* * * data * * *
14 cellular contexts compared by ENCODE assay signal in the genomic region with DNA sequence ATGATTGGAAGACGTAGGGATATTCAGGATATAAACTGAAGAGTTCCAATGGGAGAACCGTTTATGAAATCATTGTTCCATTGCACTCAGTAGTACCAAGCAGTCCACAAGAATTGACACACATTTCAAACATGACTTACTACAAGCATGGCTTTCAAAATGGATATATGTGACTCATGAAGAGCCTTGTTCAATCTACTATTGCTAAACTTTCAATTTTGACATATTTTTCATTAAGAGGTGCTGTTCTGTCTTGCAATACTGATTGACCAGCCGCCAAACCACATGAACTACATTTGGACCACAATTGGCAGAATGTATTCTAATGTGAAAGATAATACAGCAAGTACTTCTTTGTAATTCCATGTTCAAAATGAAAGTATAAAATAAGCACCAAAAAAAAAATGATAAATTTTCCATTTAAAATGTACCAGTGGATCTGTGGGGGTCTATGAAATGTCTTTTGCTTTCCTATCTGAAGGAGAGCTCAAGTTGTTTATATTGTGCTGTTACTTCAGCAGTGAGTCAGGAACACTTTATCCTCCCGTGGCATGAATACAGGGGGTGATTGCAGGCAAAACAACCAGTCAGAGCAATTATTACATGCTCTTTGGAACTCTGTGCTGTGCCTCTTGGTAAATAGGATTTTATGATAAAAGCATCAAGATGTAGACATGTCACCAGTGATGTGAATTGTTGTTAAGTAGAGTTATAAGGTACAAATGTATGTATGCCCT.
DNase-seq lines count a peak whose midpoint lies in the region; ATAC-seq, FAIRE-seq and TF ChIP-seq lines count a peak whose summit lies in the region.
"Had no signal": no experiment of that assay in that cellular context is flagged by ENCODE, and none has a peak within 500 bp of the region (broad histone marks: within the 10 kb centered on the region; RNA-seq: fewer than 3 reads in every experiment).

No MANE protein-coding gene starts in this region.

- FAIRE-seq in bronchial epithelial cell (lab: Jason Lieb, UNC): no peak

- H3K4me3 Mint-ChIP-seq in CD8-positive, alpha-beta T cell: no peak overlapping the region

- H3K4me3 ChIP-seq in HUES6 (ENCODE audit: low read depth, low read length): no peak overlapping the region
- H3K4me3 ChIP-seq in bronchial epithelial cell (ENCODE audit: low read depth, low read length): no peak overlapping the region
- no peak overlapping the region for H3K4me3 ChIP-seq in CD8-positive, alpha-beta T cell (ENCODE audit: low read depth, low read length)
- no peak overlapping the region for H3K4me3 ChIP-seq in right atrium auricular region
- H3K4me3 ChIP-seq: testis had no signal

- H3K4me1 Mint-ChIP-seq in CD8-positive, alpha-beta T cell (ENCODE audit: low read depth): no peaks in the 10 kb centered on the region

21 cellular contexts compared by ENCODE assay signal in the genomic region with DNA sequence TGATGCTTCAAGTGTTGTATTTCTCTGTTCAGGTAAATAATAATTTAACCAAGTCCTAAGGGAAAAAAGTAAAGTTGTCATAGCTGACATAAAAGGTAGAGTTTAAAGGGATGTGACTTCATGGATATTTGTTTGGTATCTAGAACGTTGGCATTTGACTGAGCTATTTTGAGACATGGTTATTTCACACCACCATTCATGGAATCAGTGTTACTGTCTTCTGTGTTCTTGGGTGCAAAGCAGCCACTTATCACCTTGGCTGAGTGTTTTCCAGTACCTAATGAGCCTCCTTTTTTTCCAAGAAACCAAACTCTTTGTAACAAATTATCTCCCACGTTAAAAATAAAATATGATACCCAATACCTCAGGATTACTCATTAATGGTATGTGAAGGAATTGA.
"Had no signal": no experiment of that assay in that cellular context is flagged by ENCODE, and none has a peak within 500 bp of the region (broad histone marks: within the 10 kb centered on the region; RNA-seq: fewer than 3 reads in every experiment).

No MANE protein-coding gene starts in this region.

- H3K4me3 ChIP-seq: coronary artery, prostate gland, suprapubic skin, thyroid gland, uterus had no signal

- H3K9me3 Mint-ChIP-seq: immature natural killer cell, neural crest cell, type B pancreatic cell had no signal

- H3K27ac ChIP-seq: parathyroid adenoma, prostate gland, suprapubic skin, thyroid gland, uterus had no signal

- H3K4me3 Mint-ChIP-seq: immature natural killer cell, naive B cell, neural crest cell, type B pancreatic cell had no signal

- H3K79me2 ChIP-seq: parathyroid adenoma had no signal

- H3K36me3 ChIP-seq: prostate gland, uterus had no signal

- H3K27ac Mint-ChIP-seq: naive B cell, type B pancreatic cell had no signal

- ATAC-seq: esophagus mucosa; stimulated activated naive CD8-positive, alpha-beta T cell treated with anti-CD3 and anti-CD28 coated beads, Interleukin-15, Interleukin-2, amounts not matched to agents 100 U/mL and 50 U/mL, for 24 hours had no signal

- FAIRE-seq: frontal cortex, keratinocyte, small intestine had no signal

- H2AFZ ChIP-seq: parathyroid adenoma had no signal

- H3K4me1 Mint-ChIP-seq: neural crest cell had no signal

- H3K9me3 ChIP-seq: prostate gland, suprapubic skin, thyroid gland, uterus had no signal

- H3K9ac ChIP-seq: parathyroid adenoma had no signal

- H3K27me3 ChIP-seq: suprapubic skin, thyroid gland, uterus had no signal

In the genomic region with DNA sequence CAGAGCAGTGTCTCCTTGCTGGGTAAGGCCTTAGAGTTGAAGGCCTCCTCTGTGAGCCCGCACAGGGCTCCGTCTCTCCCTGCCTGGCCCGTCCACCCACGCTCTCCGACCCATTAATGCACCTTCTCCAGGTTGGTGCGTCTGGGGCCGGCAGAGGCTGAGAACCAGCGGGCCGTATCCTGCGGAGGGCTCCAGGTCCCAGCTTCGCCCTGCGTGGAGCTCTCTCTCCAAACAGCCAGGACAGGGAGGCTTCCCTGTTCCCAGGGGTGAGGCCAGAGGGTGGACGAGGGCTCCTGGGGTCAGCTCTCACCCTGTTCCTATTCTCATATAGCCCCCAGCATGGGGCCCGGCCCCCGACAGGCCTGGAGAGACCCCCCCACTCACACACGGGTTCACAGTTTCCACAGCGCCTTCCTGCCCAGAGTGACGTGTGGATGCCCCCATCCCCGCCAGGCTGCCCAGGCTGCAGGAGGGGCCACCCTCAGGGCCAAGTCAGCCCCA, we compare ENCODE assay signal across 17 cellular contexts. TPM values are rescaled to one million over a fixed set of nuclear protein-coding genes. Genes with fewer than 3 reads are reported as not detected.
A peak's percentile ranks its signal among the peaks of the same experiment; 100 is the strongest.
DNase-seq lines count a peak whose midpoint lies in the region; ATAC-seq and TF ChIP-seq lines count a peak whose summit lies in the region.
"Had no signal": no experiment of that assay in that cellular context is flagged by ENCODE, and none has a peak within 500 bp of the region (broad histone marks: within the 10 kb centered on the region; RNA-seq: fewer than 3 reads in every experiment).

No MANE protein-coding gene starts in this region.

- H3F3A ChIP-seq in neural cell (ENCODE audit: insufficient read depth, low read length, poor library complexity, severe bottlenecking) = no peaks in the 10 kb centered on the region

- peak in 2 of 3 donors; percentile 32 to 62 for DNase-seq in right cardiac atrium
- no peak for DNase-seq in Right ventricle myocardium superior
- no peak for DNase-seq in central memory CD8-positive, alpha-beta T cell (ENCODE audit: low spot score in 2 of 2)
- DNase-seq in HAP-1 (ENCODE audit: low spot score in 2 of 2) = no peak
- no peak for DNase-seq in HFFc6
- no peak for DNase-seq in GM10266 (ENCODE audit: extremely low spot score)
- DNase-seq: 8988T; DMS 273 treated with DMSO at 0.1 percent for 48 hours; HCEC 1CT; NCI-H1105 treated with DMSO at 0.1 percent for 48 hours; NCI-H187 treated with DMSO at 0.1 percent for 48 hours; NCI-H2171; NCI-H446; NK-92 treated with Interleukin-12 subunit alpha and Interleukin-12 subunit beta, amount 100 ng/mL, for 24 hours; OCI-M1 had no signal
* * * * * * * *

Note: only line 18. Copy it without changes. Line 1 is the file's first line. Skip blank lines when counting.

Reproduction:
- H3K27ac ChIP-seq: parathyroid adenoma, prostate gland, suprapubic skin, thyroid gland, uterus had no signal